This article explores the interplay of status, imitation and affective dissonance in international relations. Some states and nations selectively imitate others to correct perceived status deficits. Over time imitation can diminish ideals of group distinctiveness and independence from models and norm-setters, stimulating a condition we term affective dissonance. This complex of processes underlies some tensions in contemporary world politics. We apply the propositions to case studies of Russia and China whose leaders assert themselves as the principal loci and prescribers of national authenticity.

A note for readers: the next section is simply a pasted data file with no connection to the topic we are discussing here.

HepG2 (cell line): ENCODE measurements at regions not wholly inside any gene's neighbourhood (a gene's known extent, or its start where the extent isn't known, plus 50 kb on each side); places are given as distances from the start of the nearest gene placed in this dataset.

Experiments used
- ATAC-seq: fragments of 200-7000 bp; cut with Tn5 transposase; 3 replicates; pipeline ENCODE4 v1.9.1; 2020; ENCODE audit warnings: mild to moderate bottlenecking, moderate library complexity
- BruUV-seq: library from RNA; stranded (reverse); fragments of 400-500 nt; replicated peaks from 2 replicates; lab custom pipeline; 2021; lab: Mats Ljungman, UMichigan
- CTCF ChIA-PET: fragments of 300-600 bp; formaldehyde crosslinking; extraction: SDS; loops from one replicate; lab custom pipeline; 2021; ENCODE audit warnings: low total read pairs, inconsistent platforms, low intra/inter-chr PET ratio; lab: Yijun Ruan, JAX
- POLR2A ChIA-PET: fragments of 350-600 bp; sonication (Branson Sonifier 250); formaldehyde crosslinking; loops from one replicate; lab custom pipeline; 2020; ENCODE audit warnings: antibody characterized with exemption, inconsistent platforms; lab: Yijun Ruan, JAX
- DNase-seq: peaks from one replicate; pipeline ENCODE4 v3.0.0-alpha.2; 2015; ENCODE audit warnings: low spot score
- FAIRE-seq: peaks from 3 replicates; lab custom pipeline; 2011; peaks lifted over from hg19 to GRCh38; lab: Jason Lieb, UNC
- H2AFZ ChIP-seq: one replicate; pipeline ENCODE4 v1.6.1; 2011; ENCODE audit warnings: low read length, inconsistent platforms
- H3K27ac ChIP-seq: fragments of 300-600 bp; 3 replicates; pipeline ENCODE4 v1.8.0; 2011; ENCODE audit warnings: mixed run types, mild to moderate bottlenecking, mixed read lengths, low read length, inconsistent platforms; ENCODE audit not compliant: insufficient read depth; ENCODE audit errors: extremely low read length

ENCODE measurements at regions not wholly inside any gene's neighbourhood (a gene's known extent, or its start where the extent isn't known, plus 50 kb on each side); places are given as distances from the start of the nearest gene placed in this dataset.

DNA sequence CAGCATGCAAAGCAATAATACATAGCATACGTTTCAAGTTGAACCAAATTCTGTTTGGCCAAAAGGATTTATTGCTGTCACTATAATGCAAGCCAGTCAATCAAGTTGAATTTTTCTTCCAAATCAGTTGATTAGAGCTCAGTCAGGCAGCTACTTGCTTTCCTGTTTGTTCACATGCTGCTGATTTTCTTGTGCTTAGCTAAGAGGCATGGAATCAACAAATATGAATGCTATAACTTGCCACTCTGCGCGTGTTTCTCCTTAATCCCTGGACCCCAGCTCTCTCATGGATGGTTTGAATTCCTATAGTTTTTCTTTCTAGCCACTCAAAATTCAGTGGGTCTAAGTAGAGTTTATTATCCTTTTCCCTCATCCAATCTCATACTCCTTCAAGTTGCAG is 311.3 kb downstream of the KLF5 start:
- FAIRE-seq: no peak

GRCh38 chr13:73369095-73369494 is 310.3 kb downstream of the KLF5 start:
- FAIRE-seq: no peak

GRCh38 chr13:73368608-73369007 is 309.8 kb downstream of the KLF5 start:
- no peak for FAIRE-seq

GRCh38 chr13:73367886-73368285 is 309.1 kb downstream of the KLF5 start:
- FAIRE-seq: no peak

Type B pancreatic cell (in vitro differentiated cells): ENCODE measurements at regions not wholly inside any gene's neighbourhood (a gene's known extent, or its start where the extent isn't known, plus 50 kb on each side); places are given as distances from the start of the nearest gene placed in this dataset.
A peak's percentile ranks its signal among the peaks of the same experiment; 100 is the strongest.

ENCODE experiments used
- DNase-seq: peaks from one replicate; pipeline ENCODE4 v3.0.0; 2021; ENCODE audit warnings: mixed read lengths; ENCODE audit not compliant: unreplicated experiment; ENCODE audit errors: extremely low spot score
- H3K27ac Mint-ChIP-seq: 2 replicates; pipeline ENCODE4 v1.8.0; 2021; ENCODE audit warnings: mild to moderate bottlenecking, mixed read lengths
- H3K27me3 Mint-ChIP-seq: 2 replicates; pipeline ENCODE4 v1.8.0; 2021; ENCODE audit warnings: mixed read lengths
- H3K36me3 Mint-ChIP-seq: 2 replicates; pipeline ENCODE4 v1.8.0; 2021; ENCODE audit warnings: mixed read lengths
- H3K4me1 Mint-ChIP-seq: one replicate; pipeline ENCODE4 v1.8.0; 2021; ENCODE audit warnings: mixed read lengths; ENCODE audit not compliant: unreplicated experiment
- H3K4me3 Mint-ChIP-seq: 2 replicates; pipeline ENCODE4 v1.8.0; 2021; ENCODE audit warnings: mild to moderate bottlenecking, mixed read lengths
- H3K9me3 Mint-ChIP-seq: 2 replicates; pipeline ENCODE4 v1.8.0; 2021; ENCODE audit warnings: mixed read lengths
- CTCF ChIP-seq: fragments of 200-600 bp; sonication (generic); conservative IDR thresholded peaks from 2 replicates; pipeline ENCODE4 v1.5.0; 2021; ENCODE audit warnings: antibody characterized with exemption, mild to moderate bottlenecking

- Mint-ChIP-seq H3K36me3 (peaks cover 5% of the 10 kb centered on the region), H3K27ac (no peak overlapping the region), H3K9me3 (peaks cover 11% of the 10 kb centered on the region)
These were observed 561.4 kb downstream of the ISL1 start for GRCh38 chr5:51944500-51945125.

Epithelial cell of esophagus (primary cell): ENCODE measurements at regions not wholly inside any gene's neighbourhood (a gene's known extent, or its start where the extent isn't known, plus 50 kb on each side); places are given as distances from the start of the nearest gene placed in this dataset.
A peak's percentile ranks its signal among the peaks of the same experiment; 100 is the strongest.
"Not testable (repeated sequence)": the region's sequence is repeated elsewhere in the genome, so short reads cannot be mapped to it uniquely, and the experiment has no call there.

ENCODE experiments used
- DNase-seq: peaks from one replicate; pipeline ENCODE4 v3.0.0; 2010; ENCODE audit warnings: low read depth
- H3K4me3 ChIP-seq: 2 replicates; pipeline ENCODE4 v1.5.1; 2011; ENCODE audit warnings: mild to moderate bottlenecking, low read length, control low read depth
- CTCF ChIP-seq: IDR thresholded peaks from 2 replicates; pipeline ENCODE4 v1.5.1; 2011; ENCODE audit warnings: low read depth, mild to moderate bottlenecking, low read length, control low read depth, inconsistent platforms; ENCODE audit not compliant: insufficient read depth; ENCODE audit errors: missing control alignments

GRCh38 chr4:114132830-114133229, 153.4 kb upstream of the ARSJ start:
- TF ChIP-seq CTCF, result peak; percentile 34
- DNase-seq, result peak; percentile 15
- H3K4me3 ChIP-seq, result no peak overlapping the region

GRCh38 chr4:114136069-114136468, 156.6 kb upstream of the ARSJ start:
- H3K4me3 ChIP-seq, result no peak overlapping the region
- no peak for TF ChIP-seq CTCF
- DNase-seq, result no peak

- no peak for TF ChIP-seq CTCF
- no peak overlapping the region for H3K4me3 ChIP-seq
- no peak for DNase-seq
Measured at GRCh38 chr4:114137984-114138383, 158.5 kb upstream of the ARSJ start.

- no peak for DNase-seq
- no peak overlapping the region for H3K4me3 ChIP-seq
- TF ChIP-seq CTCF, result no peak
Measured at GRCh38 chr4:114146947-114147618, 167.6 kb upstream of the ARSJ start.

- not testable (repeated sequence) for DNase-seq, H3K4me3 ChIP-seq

- affective dissonance